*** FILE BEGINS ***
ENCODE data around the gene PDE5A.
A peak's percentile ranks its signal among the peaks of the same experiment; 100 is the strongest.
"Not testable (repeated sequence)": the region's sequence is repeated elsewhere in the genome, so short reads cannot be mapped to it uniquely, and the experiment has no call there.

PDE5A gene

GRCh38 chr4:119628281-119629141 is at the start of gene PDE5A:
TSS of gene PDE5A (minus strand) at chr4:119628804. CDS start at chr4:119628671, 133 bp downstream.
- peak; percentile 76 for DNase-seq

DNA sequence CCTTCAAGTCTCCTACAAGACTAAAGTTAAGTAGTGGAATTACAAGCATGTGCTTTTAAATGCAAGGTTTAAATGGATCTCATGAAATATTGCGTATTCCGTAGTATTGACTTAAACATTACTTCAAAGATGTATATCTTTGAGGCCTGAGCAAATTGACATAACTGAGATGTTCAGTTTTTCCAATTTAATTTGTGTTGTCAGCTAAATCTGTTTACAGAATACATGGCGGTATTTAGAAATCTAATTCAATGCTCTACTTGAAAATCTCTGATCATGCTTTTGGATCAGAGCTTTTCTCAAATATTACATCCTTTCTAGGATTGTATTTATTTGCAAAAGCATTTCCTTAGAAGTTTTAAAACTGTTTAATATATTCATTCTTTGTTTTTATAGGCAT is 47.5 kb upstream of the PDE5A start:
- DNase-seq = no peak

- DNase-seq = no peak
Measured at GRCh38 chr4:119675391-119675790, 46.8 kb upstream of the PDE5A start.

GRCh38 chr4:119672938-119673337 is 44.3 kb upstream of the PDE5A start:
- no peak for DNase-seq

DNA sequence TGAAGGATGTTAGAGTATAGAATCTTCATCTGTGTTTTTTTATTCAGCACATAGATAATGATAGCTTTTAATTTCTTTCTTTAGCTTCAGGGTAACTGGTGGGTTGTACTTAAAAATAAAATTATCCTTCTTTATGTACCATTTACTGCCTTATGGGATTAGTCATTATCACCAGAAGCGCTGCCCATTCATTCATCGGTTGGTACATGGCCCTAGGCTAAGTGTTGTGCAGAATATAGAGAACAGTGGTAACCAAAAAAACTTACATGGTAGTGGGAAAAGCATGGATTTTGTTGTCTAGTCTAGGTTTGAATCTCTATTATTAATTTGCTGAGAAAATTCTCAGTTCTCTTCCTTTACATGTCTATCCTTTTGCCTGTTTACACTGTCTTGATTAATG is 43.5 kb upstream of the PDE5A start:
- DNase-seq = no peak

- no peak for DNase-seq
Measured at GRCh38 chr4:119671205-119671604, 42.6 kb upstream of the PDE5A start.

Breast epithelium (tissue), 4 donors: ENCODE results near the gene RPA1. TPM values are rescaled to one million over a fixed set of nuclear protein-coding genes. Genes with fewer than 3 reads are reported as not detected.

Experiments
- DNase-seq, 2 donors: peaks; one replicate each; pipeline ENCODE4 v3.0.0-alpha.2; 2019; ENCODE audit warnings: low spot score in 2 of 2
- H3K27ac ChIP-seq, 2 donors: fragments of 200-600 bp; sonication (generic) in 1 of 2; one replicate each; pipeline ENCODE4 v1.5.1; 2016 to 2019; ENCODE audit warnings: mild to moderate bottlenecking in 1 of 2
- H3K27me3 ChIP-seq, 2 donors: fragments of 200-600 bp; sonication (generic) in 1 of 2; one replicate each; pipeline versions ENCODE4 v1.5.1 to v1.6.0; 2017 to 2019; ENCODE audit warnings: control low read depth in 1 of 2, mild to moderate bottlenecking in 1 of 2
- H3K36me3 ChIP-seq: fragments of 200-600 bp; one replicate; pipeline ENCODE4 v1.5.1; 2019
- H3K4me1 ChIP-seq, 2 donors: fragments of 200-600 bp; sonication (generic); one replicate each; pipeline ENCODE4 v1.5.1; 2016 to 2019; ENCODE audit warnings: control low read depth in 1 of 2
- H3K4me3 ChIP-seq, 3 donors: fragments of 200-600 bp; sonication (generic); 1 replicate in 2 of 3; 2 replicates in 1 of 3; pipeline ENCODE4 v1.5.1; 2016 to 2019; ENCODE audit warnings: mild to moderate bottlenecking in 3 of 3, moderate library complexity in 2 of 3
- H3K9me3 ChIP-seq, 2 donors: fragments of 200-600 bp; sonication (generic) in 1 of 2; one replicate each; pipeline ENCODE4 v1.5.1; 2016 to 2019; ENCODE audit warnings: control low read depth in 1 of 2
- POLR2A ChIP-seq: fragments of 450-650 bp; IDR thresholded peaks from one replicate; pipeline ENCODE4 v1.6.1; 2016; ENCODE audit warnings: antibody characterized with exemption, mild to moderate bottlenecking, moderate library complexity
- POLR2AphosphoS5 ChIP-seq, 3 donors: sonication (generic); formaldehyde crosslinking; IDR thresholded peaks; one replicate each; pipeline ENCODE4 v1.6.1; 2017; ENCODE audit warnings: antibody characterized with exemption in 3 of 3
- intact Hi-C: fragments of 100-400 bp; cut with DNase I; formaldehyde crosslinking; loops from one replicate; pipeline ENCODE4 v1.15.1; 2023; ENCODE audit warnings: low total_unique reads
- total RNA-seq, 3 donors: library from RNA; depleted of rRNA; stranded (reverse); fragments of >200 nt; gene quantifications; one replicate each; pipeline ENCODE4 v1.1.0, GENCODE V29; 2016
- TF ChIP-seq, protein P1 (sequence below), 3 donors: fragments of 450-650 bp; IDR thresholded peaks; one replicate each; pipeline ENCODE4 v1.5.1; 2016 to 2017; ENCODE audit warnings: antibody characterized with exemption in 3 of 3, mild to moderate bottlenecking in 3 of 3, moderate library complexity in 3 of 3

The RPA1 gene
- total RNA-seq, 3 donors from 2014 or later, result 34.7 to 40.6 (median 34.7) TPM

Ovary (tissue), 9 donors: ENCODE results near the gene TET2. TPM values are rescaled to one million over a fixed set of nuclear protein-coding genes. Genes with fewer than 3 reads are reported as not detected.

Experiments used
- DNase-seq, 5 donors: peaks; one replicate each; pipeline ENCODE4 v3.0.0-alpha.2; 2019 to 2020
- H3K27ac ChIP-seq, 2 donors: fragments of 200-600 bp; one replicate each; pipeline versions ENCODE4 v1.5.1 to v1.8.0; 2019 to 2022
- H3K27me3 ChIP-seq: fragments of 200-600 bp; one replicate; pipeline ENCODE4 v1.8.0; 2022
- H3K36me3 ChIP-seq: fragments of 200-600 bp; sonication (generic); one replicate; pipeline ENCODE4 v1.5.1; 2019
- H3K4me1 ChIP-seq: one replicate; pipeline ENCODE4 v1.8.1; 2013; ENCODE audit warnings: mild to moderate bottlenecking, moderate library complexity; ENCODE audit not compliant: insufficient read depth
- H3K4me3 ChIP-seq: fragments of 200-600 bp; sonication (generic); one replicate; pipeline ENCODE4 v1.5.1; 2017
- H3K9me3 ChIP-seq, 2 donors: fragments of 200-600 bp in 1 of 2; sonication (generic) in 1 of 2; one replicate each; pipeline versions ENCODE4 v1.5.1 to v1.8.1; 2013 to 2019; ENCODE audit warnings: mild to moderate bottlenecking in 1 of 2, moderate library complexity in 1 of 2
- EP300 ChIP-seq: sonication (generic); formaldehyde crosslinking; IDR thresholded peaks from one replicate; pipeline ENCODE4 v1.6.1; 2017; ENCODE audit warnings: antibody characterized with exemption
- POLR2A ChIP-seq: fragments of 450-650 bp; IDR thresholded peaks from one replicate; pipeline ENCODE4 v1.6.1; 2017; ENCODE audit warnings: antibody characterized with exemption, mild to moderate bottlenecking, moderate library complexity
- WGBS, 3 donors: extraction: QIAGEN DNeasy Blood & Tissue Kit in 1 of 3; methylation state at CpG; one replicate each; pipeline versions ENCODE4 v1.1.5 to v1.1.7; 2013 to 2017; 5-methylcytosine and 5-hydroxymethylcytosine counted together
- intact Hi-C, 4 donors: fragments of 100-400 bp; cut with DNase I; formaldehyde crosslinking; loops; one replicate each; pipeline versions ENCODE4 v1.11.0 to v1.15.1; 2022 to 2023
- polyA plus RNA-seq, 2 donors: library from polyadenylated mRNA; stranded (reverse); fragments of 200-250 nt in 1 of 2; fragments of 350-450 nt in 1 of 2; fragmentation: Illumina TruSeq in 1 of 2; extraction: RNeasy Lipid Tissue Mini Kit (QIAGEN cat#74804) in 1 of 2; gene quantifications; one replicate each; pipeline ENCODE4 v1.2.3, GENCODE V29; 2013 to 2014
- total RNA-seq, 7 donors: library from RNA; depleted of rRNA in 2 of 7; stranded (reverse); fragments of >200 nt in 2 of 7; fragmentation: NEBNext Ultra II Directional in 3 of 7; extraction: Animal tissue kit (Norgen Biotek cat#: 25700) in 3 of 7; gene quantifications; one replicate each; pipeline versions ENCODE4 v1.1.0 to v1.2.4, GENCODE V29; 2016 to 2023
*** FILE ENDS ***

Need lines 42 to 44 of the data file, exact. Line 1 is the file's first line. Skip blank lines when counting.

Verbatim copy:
- H3K9me3 ChIP-seq, 2 donors: fragments of 200-600 bp in 1 of 2; sonication (generic) in 1 of 2; one replicate each; pipeline versions ENCODE4 v1.5.1 to v1.8.1; 2013 to 2019; ENCODE audit warnings: mild to moderate bottlenecking in 1 of 2, moderate library complexity in 1 of 2
- EP300 ChIP-seq: sonication (generic); formaldehyde crosslinking; IDR thresholded peaks from one replicate; pipeline ENCODE4 v1.6.1; 2017; ENCODE audit warnings: antibody characterized with exemption
- POLR2A ChIP-seq: fragments of 450-650 bp; IDR thresholded peaks from one replicate; pipeline ENCODE4 v1.6.1; 2017; ENCODE audit warnings: antibody characterized with exemption, mild to moderate bottlenecking, moderate library complexity